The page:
New York’s slow growth during the past decade is reflected in newly released Census Bureau data showing that the Empire State ranked 48th out of 50 states in the creation of new housing units from 2000 to 2009.

As illustrated in the chart below, New York State’s housing growth rate of 4.4 percent was just over one-third of the national average of 12.1 percent.  Only Connecticut and Rhode Island created additional housing at a slower rate during this period.  The raw numbers: New York added 337,956 housing units to the stock of just under 7.7 million units counted in the 2000 census.


With the bursting of the real estate bubble, of course, the pace of new housing growth slowed down sharply across the country.  Between 2007 and 2009, the national growth rate was 1.4 percent.  In New York during this period, housing units grew by 0.8 percent, which was still slower than in 37 other states.

County trends in New York

As shown in the table below, the counties with the fastest growth in housing units in New York were in the suburban and second-home communities of the Catskills and mid-Hudson Valley (Dutchess, Greene, Orange and Sullivan), the upper Hudson Valley (Saratoga and Warren) and rural-suburban Rochester (Ontario).   Richmond County (borough of Staten Island) and New York County (borough of Manhattan) also were well above the state average.  But the other major urban counties — Albany, Erie, Monroe and Onondaga, as well as the Bronx, Brooklyn and Queens — were all below average.  No New York State counties, not even the fastest growing on the list, were able to match the 12.1 percent national average.


Nassau County had the lowest housing growth rate in the state — a pitiful 0.20 percent between 2000-09, even worse than the 0.25 percent housing unit increase in struggling, low-income Montgomery County in the Mohawk Valley.  In fact, only four large counties in the entire nation had lower rates of housing unit growth than Nassau County between 2000 and 2009.   Nassau’s growth rate ranked 231 among 235 counties that had at least 100,000 housing units at the start of the decade.  Two of the counties with lower rates were in hurricane-ravaged Lousiana; the other two were Baltimore, Md., and Philadelphia, Pa.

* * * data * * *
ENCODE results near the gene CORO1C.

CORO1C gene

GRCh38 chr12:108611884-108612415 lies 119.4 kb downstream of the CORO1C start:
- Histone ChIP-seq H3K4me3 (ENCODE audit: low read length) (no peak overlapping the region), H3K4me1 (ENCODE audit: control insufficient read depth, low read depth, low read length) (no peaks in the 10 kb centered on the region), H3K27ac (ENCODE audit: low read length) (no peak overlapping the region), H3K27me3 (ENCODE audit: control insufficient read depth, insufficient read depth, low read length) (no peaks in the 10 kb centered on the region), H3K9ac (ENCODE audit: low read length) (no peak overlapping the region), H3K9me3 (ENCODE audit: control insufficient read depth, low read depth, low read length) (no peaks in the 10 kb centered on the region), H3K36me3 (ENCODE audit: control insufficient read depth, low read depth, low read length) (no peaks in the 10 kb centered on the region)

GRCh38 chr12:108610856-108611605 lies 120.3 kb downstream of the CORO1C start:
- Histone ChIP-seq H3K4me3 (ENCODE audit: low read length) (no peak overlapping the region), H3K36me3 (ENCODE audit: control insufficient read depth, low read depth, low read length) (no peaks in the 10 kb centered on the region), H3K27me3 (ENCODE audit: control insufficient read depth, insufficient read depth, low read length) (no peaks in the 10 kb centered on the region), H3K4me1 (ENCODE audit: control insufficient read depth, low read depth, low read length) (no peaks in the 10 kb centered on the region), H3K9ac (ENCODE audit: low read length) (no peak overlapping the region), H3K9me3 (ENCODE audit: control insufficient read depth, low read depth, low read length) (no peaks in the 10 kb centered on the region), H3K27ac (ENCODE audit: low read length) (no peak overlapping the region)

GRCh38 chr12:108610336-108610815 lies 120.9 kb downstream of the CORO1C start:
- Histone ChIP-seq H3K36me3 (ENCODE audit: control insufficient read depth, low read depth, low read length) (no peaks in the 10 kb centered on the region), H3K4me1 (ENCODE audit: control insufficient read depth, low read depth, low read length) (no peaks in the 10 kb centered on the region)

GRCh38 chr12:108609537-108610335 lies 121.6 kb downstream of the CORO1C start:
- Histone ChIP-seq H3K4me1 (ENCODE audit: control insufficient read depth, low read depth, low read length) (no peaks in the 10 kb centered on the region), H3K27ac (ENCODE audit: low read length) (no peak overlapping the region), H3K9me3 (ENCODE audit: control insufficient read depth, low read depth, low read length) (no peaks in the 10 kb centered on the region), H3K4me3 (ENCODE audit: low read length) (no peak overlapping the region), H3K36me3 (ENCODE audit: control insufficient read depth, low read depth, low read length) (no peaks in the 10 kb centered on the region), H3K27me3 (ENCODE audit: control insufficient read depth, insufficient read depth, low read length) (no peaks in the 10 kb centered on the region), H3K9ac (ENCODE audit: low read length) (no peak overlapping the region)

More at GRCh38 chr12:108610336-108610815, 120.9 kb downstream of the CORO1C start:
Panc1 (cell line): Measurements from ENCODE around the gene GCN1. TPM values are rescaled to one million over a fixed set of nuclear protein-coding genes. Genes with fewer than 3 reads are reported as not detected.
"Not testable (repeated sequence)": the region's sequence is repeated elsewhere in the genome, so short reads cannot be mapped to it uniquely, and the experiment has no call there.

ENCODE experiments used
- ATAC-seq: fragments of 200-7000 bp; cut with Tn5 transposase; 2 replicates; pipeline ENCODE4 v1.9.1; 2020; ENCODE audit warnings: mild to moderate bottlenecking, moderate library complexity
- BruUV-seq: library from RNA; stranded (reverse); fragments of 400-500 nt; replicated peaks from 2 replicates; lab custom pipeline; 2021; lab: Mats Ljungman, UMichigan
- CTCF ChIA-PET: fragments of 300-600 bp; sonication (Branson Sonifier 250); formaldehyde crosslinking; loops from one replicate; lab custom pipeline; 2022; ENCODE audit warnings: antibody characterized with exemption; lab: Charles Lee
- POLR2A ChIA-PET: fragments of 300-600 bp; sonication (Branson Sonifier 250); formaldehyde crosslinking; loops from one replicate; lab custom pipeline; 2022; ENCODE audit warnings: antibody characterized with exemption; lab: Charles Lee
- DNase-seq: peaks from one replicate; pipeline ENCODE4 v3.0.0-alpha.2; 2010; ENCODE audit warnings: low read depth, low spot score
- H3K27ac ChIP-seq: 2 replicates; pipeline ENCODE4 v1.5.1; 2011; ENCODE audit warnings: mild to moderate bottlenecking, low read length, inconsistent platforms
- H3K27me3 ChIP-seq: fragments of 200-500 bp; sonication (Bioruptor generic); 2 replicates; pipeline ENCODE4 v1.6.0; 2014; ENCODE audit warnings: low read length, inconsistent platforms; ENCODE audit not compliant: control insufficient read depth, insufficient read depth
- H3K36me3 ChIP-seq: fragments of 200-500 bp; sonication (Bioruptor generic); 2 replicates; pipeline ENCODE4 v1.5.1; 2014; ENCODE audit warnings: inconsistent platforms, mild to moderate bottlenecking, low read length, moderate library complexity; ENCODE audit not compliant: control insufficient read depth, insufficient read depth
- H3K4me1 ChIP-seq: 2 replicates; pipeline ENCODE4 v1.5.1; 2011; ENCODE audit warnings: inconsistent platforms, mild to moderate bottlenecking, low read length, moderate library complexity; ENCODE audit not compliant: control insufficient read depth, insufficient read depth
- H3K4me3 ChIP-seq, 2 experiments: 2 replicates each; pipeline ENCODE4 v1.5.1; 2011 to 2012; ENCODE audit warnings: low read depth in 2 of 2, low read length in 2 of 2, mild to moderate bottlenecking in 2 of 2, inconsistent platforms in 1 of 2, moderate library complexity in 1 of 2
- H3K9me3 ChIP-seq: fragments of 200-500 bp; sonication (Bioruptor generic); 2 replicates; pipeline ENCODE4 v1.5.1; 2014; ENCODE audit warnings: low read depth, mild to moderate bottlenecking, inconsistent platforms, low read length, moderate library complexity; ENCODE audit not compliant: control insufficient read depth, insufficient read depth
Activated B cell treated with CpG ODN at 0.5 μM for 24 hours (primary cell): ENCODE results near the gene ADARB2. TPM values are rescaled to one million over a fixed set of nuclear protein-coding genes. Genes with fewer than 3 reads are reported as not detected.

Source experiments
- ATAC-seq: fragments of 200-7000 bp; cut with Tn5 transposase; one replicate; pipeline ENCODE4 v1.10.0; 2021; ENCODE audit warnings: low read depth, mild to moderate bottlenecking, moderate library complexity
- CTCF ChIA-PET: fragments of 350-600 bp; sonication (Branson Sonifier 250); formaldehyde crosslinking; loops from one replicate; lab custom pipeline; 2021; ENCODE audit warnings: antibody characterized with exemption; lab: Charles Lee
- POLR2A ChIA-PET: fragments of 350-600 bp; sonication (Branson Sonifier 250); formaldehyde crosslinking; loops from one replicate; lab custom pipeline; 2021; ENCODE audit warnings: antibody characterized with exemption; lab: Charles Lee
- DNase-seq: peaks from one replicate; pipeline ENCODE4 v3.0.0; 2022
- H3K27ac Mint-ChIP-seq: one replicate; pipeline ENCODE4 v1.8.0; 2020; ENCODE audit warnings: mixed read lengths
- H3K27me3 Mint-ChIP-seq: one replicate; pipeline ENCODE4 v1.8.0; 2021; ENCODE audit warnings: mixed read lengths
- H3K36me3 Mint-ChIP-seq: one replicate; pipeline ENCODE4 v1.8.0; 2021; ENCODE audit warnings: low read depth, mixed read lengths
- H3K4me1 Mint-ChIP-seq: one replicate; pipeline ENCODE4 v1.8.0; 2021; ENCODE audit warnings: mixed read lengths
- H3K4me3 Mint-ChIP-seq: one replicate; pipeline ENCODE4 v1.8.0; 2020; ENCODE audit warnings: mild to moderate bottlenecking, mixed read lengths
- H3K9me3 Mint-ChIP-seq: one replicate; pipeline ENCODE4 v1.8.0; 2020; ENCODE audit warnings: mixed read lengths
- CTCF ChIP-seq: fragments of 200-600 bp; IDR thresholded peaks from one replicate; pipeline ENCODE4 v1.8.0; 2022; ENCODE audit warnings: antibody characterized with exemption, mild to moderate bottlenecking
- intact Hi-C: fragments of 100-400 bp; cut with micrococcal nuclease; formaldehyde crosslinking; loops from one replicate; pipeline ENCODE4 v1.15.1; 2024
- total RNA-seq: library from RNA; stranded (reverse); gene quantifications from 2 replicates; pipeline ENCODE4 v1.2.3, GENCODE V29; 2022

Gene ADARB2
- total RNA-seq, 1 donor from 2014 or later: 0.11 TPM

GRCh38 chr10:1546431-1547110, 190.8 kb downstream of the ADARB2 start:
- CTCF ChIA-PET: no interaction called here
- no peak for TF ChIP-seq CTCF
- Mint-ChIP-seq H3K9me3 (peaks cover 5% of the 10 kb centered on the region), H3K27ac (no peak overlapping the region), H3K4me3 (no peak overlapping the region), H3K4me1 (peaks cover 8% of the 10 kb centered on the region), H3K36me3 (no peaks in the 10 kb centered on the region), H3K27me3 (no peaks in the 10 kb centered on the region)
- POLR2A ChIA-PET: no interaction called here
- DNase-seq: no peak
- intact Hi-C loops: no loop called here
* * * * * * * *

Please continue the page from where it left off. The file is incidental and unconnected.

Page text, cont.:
The high cost of housing is a frequent subject of complaint and concern among Long Island residents and elected officials.  But until more is actually built in the region, especially in Nassau County, affordable housing for all income levels will remain in short supply.


About the Author

E.J. McMahon

Edmund J. McMahon is Empire Center's founder and a senior fellow.

Read more by E.J. McMahon

You may also like

At mid-year, NY still far below most states in pandemic jobs recovery

New York has added private-sector jobs in all but three of the 38 months since the COVID-19 outbreak of March 2020—but the Empire State remains below its pre-pandemic employment level and continues to trail the national recovery. On a seasonally adju Read More

At end of ’22, NY still near bottom in pandemic recovery

The more time passes since the spring 2020 Covid-19 outbreak, the more New York stands out among all states for the weakness of its post-pandemic employment recovery. As of December, seasonally adjusted private employment in New York was still nearly 2 Read More

As leaves turn, NY’s post-pandemic recovery still has very far to go

New York was the national epicenter of the pandemic, and Governor Cuomo's "New York State on PAUSE" business shutdowns and other restrictions led, in short order, to the loss of nearly 2 million jobs in the first full month after the infection began spreading in the New York City area. Read More

More NY job gains in August—but employment needs to rise a lot further

New York's jobs report for August looked relatively strong—but only by comparison, that is, with what was generally regarded as a disappointing national number. On a seasonally adjusted basis, New York gained 28,000 private-sector jobs last month—a growth rate of 0.4 percent, according to preliminary monthly estimates from the state Labor Department. Read More

NY Post-Pandemic Employment Tide Stopped Rising At Year’s End

New York's post-pandemic employment recovery came to a halt and moved into reverse in December, according to the state's for the final month of COVID-wracked 2020. Private payroll employment in December was 966,000 jobs below the level of the previous Read More

Fewer Workers, Not More Jobs, Explains NY’s September Unemployment Rate Drop

New York State's unemployment rate has fallen sharply since the economically devastating pandemic lockdown last spring. But as state Comptroller Thomas DiNapoli points out in  his latest economic report, the jobless rate doesn't tell the whole story. Read More

It’s Official: New York State’s Second Quarter Economic Crash Was the Worst on Record

Further evidence of the massive damage done to New York’s economy by the coronavirus pandemic shutdown has emerged in the latest gross domestic product (GDP) data from the federal Commerce Department's Bureau of Economic Affairs. Read More

Sluggish Reopening: NY’s Private Job Count Down 1.1 Million From Pre-Pandemic Level

Six months into the novel coronavirus pandemic, New York State's private-sector employment recovery was the slowest in the 48 contiguous states—and getting slower. Read More